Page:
The upper left plot shows a BRDF distribution without curvature. In this case, the average BRDF coincides with the value of the BRDF at θ_{asp} = 0°. For this distribution, the chosen experimental condition regarding the solid angle does not limit the accuracy of the measurement. This would not be true for the distributions shown in the upper right plot and the lower left plot, which are very representative of the BRDFs of matte materials at large incidence angles.4 In both cases, there is a curvature in the distribution, and a slight deviation is observed between the average BRDF and the actual value of the BRDF at θ_{asp} = 0°. This deviation is almost three times larger for the distribution in the upper right plot, which can be explained by a steeper slope of the distribution. For both cases, the deviation is always smaller with a smaller collection angle. Finally, the distribution shown in the lower right plot is not monotonic and has a sharp peak. This example may represent specular reflection. In this case, the deviation is quite large, and the measurement would be meaningless. Again, the deviation would always be lower using a smaller collection solid angle.
From this discussion, it can be asserted that the usage of finite apertures limits the BRDF measurements when its distribution has a curvature in the measuring angular range, being more critical when the relative variation of the distribution is higher. The maximum finite sizes of involved intervals that would give an acceptable error are what this article intends to provide. Specular reflection is an important case, but it is not the only one. Any reflectance highly nonlinear with respect to the geometry must be evaluated.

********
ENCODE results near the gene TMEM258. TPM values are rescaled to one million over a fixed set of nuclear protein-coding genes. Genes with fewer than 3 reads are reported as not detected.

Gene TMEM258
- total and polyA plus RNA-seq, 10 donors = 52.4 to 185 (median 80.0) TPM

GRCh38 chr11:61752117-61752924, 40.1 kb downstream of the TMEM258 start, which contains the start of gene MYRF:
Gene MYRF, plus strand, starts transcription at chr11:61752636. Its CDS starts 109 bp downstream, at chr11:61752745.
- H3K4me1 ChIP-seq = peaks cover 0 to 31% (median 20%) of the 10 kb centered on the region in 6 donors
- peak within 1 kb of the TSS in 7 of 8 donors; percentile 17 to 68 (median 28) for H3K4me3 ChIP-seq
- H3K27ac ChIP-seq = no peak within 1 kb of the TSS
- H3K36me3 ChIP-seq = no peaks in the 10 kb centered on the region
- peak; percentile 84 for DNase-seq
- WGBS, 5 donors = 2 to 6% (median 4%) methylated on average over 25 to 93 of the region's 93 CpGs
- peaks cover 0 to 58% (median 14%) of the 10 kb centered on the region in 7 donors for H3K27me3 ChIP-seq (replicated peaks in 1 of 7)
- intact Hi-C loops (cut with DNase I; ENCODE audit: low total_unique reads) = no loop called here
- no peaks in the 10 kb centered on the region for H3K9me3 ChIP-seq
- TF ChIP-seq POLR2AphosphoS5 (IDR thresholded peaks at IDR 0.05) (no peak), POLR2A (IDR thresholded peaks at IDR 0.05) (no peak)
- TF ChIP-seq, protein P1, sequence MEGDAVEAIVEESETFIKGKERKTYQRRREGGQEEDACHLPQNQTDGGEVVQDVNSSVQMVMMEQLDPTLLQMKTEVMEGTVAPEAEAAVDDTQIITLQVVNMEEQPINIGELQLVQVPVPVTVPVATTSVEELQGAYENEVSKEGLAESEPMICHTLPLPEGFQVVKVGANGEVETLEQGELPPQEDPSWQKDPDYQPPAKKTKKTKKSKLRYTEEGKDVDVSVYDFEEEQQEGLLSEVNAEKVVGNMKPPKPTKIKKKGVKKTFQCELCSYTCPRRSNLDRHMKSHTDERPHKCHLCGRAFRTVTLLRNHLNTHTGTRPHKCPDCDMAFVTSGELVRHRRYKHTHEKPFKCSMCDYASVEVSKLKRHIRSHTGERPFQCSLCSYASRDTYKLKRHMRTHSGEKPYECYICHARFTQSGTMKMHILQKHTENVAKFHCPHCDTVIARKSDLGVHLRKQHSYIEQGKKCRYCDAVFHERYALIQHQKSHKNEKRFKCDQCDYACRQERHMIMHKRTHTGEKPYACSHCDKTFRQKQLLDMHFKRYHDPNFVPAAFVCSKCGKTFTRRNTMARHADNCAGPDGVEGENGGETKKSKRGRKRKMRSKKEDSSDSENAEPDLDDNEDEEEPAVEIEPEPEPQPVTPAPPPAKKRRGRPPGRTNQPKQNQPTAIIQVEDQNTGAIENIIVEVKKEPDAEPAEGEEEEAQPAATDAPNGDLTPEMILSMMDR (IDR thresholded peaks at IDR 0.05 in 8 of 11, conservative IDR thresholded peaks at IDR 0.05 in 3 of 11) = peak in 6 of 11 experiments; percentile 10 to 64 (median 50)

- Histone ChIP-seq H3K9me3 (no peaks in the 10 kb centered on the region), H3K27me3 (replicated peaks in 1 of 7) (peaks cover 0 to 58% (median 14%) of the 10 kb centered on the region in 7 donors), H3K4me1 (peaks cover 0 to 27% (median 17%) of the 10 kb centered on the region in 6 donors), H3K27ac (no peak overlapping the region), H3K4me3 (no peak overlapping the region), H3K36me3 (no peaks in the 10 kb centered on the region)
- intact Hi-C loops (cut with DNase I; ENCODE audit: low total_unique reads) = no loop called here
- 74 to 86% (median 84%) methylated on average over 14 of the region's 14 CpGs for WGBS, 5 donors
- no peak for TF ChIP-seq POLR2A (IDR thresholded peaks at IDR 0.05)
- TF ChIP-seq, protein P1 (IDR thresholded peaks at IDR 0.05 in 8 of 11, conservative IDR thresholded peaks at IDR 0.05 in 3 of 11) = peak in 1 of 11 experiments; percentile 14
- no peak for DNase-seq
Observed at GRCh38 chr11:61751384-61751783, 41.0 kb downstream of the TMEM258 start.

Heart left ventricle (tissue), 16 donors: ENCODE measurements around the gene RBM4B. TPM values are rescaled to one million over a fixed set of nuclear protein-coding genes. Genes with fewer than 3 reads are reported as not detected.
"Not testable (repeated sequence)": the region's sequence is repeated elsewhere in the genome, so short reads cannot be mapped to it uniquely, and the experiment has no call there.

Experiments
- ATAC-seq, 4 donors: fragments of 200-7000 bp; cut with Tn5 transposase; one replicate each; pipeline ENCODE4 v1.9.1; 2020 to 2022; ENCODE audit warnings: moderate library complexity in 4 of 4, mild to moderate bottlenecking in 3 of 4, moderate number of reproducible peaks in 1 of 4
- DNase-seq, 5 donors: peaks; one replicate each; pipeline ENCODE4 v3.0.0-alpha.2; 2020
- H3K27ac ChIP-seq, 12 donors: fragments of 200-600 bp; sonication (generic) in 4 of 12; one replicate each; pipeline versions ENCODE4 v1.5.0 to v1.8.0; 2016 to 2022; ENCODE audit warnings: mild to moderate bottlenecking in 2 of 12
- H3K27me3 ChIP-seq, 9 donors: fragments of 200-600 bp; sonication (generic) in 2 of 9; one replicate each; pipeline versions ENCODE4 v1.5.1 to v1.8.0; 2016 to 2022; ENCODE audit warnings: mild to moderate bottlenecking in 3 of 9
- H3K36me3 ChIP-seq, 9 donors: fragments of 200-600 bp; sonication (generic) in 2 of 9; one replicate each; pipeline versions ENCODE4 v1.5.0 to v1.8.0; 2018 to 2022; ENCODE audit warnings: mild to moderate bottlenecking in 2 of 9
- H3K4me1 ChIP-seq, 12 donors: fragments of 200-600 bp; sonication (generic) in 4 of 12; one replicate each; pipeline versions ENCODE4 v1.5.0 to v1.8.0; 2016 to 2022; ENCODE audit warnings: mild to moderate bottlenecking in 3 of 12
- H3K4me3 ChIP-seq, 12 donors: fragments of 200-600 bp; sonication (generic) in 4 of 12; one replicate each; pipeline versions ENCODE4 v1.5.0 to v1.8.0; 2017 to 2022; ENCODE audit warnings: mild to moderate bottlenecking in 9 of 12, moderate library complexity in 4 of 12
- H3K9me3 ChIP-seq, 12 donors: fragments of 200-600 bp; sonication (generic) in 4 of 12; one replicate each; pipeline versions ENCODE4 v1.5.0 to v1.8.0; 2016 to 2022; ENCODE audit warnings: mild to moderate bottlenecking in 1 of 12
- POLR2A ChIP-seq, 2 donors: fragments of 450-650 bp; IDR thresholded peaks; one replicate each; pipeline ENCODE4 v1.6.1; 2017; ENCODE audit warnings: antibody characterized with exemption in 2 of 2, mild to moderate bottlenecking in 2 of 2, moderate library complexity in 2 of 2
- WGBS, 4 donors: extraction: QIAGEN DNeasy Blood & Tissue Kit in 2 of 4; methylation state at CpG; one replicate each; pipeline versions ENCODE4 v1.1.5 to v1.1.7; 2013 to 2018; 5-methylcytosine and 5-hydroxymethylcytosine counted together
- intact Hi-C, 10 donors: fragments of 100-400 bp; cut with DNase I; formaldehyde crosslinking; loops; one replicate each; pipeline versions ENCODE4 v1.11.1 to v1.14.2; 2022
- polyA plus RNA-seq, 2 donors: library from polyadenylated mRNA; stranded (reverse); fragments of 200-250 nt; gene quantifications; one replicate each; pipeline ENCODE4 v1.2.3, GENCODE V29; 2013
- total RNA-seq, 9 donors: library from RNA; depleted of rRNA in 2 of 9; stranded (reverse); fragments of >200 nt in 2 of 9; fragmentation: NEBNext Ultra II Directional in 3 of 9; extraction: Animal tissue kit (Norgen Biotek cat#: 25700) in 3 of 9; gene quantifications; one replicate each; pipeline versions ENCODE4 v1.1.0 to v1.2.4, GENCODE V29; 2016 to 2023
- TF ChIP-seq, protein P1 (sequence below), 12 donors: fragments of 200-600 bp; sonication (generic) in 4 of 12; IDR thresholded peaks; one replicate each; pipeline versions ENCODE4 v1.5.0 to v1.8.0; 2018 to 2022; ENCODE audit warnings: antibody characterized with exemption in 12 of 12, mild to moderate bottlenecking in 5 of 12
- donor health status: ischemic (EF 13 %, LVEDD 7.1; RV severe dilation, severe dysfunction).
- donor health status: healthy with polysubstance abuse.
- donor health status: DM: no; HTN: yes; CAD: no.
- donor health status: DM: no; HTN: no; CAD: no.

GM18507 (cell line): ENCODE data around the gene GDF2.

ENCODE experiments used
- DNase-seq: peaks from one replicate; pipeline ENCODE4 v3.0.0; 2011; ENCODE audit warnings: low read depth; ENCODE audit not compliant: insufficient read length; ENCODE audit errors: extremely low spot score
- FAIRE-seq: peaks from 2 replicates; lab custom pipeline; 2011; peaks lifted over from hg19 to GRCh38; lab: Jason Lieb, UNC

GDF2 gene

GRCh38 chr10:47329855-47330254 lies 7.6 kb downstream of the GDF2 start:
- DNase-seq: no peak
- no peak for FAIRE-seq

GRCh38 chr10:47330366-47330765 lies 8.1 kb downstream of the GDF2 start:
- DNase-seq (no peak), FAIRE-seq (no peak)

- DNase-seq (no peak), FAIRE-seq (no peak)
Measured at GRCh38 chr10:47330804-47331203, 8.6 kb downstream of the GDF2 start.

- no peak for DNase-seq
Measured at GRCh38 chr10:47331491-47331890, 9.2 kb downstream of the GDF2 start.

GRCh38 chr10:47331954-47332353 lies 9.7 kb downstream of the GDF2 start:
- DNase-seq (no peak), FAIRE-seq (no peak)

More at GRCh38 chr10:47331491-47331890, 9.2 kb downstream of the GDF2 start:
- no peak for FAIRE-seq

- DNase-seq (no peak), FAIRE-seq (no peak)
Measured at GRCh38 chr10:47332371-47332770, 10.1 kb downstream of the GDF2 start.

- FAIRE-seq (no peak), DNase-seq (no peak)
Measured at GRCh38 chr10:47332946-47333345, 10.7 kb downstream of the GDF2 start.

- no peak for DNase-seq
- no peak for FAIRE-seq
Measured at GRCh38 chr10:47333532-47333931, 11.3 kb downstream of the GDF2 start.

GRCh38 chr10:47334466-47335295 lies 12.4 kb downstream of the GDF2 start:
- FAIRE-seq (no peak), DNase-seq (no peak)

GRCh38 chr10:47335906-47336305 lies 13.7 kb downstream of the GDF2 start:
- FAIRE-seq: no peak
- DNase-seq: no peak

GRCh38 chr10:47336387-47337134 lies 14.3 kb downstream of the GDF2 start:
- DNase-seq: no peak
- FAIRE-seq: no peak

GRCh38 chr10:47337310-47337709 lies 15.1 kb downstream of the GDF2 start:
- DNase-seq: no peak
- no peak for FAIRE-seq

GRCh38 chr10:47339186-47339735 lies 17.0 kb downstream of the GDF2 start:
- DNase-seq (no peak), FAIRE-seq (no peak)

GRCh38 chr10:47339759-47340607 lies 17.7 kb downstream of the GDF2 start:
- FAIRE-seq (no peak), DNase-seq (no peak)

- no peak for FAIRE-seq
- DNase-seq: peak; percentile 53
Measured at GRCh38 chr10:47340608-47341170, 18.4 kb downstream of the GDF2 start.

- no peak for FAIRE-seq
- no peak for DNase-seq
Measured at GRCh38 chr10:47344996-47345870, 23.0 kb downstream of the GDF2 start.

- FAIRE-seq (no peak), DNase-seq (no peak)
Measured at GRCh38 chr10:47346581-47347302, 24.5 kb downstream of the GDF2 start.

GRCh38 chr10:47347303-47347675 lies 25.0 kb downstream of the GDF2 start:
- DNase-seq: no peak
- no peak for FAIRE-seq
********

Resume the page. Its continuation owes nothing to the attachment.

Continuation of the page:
It is an important metrological issue. The International Commission on Illumination (CIE) has recently created a technical committee “Recommendation on the geometrical parameters for the measurement of the bidirectional reflectance distribution function (BRDF)” to “provide geometrical recommendations for the BRDF measurement according to the type of sample under investigation, in order to allow better comparison between the different instruments, to improve the traceability of the measurements, and to help the user to choose the right angular configuration.” A description of the metrological issues to be considered in the BRDF measurement around the specular peak was published,5 and it is a very good reference to understand the problem in practice.
This work examines the impact of using finite intervals in the measurement of BRDF, for BRDFs with distributions with different relative variations, and it is proposed as a practical approach to evaluate the limitations of instruments designed for the measurement of the BRDF, and the errors produced by these limitations. Only the impact due to the geometry is taken into account in this article. Out of scope are other effects from using finite areas, such as nonuniformity, which need to be separately considered.
Estimation of the measured BRDF